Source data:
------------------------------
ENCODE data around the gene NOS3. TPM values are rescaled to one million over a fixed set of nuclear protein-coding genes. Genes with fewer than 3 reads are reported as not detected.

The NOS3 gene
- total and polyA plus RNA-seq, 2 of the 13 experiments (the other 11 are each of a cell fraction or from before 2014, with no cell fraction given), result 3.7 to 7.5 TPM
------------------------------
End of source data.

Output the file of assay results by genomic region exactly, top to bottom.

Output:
ENCODE data around the gene NOS3. TPM values are rescaled to one million over a fixed set of nuclear protein-coding genes. Genes with fewer than 3 reads are reported as not detected.

The NOS3 gene
- total and polyA plus RNA-seq, 2 of the 13 experiments (the other 11 are each of a cell fraction or from before 2014, with no cell fraction given), result 3.7 to 7.5 TPM